In the future, when you order a coffee at McDonald’s or Starbucks, it could be served in the same cup you used a few months earlier via CupClub.
That’s the vision behind pilot programs this week that will introduce two types of “smart” reusable cups in independent coffee shops in San Francisco and Palo Alto, California. The models, made mostly from plastic and outfitted with RFID chips or QR codes for tracking, are the fruit of a two-year “moon shot” project known as the NextGen Cup Challenge, which was led by Starbucks Corp. and McDonald’s Corp.
Those two chains alone blow through billions of paper cups a year, and most are coated with a plastic lining that makes them almost impossible to recycle. Eliminating that waste would go a long way toward meeting environmental goals set by each company. The NextGen group also intends to try some new compostable and recyclable single-use cups in Oakland.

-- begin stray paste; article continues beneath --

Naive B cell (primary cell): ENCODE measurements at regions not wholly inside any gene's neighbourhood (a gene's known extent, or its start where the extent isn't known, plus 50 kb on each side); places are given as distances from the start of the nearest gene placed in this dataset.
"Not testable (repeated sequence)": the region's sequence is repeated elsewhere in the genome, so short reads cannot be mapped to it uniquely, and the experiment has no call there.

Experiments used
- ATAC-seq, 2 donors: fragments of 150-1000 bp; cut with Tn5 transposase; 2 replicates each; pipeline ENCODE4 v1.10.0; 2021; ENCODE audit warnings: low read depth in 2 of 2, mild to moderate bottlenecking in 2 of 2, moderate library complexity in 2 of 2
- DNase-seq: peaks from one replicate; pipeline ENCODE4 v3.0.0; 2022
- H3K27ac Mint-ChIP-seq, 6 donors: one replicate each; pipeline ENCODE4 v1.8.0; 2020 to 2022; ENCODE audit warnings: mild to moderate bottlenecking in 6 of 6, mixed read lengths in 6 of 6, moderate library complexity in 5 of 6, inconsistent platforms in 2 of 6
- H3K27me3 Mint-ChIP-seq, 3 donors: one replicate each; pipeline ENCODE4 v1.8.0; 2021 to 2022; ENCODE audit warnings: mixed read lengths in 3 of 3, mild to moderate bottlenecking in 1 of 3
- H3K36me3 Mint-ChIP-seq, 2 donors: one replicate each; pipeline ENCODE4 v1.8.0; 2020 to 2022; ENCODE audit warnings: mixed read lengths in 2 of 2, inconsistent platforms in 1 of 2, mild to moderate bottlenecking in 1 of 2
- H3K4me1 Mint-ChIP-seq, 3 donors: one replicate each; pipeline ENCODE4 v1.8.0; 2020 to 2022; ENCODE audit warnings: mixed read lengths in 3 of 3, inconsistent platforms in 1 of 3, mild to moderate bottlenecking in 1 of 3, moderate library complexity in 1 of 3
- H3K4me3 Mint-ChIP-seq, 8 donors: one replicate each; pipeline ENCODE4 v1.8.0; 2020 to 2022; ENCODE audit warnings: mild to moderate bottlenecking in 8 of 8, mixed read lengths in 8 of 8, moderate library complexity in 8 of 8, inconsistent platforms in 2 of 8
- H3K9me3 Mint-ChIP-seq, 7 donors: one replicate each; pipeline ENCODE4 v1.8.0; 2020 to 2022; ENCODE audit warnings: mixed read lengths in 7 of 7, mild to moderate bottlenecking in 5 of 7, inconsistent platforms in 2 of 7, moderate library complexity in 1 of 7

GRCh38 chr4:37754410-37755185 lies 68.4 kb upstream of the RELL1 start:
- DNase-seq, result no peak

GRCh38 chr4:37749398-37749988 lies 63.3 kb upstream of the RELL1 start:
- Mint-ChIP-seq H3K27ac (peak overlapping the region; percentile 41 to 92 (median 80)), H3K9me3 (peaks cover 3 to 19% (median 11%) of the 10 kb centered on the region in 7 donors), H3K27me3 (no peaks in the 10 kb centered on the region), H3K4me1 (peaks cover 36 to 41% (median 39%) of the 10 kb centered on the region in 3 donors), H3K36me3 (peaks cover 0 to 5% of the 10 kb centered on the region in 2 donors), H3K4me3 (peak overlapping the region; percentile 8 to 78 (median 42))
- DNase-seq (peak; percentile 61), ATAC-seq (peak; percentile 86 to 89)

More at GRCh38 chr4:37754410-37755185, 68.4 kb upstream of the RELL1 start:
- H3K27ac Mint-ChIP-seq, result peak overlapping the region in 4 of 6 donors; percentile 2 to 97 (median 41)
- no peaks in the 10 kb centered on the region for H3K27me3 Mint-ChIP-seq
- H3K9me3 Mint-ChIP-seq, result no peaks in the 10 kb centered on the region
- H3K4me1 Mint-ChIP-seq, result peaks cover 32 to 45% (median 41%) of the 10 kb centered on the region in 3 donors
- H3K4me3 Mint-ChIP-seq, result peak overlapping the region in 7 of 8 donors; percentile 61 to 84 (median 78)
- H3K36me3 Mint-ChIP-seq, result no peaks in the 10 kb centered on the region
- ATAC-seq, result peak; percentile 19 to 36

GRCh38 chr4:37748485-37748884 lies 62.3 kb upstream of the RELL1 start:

The key to leaving a lighter footprint on the planet may not be choosing the perfect material, because there are downsides to any disposable cup, whether paper, aluminum or plastic. Instead, NextGen’s big idea is to make cups durable and create a system in which they would be reused. That means collecting, cleaning, redistributing and digitally tracking them — a process that could keep tabs on rates of reuse and attrition. It could theoretically identify areas where people are buying drinks but not returning cups, perhaps indicating a need for more collection sites nearby.
“This technology for tech-enabled reusable cups didn’t exist five years ago,” said Bridget Croke, managing director at Closed Loop Partners, a recycling-focused private equity firm that coordinated the challenge.
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